Something rare occurred Thanksgiving morning. I was outside, trying to pry some carrots out of the suddenly frozen dirt of our garden, when it happened.
That section of the yard is slanted, and has always been a treacherous tract for me. Perhaps it was because the ground I was standing on was hard, lumpy, and I couldn’t get a good foothold when I felt my balance shift. Whatever the reason, my bad foot got caught as I was shuffling to my right, my ankle turned, and I was confronted with two choices: stand my ground and risk the full brunt of my weight collapsing on the ankle, which would have resulted a moderate sprain at minimum, or save myself from imminent injury, let gravity do its thing, and let myself fall to the ground. It really wasn’t much of a decision. I stopped resisting and let my body fall.
I wouldn’t say the fall hurt, although it was definitely not a soft landing, and the ground’s rock hard surface did scrape up my right shin a bit. But when my rolling body came to a stop, I reached for my cane, which I relinquished when I stooped over to break up the garden’s surface, clumsily got back onto my feet, and anxiously looked around to see if there were any witnesses. There were none, and I resumed my task. Ten minutes later I was back inside, free from the sub-freezing temps and whipping winds that made the wind chill feel like it was below zero.
The tumble was fairly benign, and the only souvenirs that remain from the episode is a dime-sized scab on my shin and a bruised ego.
Falling is not uncommon for people with MS, and I am no exception. I don’t fall often, averaging perhaps two or three times a year, but it was not always that way. As I rose from the ground and got back onto my feet that freezing Thanksgiving morning, I couldn’t help but reflect that the reason I usually don’t fall very often, or get injured when I do, is because of body awareness and mechanics.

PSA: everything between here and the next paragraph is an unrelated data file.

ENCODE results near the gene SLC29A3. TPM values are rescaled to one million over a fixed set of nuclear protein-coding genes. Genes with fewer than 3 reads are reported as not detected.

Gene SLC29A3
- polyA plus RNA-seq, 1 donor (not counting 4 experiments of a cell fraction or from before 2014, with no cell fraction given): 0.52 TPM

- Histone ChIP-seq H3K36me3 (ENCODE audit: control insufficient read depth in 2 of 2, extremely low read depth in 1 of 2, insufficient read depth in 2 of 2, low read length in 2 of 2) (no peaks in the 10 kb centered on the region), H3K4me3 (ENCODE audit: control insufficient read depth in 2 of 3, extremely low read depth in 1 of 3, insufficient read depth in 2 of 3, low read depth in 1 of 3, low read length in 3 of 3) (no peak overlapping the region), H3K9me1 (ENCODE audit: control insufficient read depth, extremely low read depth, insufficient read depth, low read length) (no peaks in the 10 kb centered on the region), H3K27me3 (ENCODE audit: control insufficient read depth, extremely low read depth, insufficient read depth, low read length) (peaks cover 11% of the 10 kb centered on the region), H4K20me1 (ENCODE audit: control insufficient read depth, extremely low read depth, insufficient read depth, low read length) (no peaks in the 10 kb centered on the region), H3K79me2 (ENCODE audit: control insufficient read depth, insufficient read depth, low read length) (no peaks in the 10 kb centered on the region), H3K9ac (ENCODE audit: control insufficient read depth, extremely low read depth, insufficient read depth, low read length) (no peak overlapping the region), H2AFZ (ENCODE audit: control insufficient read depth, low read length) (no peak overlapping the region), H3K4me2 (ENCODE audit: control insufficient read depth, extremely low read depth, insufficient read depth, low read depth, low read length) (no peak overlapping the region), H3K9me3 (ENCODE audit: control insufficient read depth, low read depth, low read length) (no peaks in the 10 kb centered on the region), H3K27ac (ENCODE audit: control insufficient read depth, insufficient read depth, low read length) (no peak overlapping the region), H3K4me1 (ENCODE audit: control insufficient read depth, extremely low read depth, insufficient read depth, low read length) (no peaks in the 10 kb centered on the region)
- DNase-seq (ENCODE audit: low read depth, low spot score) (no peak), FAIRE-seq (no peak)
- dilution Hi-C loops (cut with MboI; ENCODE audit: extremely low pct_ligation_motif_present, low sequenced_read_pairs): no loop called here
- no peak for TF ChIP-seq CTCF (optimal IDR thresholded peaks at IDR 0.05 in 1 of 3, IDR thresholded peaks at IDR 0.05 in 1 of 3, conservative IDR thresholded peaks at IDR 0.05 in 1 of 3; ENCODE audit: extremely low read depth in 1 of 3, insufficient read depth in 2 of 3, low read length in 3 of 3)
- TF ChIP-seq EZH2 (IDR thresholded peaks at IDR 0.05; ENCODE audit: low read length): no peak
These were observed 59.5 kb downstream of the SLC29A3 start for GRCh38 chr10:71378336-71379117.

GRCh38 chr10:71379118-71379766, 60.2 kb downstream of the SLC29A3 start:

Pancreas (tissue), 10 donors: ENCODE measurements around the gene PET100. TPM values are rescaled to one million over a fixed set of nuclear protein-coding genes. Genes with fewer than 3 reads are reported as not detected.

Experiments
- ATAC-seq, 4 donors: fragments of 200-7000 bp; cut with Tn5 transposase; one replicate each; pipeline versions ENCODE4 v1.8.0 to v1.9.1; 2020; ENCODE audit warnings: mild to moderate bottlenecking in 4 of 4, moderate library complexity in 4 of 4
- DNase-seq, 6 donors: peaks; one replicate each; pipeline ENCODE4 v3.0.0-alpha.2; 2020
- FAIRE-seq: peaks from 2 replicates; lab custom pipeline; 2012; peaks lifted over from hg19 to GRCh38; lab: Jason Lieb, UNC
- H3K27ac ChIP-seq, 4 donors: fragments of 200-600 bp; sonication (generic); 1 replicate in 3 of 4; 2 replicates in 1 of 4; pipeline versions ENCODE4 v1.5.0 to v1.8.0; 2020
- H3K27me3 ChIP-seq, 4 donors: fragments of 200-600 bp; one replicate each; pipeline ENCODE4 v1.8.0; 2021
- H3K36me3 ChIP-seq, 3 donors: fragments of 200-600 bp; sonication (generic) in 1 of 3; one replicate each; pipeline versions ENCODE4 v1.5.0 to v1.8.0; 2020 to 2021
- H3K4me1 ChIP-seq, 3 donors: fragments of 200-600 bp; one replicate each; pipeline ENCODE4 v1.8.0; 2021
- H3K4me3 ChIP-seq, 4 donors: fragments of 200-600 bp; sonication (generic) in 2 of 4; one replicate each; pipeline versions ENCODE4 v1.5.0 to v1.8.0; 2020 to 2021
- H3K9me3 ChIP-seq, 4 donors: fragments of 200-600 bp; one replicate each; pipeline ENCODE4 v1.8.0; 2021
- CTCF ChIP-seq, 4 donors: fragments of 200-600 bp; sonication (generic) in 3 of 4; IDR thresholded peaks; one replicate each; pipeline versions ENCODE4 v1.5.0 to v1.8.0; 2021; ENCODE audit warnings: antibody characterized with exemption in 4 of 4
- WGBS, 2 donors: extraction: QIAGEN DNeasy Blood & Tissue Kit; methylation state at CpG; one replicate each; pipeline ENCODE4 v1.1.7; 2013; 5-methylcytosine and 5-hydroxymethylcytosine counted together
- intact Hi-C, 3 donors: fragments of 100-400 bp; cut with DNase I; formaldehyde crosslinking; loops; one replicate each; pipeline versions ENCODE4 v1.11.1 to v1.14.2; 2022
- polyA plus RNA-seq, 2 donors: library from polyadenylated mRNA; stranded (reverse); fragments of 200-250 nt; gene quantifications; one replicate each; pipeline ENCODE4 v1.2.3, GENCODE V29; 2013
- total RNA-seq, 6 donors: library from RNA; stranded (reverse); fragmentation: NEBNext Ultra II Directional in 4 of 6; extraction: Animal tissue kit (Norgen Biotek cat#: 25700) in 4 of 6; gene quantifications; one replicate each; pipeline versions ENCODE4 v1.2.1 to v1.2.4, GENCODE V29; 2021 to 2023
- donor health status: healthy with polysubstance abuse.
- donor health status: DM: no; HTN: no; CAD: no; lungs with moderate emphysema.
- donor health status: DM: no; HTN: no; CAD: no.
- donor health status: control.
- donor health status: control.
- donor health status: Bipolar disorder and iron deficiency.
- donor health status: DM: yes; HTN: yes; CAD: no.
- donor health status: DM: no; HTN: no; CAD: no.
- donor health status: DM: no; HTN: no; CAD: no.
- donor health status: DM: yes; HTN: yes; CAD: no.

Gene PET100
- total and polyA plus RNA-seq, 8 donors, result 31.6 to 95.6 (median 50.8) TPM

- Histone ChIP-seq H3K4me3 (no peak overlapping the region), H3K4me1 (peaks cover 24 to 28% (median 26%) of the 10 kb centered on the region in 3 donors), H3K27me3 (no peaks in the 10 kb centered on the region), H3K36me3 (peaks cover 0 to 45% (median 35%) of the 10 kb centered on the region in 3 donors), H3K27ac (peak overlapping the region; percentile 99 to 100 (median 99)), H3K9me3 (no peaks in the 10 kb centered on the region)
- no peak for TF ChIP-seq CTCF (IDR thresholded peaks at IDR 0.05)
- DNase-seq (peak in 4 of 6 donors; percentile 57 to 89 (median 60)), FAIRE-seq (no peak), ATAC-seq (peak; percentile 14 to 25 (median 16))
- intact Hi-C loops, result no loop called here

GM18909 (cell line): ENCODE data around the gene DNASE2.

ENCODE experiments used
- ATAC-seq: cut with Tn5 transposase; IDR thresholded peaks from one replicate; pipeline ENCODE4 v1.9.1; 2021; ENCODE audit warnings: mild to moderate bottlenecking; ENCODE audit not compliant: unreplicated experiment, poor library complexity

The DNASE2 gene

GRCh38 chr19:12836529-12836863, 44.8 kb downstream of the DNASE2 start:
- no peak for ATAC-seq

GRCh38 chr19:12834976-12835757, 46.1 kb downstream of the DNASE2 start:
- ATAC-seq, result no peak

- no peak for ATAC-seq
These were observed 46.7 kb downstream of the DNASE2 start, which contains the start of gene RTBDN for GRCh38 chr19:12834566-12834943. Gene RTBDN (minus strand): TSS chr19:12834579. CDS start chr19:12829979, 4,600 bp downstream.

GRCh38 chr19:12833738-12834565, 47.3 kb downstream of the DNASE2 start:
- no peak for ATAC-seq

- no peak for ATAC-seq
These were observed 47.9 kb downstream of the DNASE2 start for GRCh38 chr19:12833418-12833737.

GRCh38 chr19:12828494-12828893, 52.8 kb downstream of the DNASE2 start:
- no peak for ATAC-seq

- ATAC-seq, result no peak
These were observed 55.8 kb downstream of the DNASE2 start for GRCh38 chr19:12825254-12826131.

In what seems like a lifetime ago, I joined our college’s Modern Dance Company at the beginning of my freshman year. I had never been involved in this kind of performance art before, but I liked dancing, and I thought it would achieve two important priorities: meeting girls and becoming more flexible. The first priority is self-explanatory, but I had planned on going out for the varsity baseball team later that spring, and I thought being more limber couldn’t hurt.
One thing that my four-year experience with the company taught me was general body awareness: specifically, how it moves, how it is positioned at all times, and where everything is centered. Our company’s director always used to implore that we “find our center” during the first half hour of each class as we stretched, and the lessons learned from those four years have been invaluable to me on the occasions where I do fall.
After the first few tumbles, which were a complete and unexpected surprise that left physical marks, I realized that I needed to become more aware of how my body was centered at all times, which in turn allowed me to apply those lessons. The results were twofold. First, the number of falls dramatically shrank, and when I did fall, I was able to protect myself from serious injury by positioning my body in such a way that I was able to cushion the blow of hitting the ground.
How does it work? I try to be aware of my center, and therefore my balance, whenever I am on my feet. Why? Because if I lose my center, the balance of my weight shifts, which makes my body lean in different directions. When the upper half of my body leans too far forwards, backwards, or to either side, my balance is shot I down I go like a sack of potatoes. Being aware of when I am reaching the point of no return has prevented more falls than I can count, but like last week, they do occasionally occur.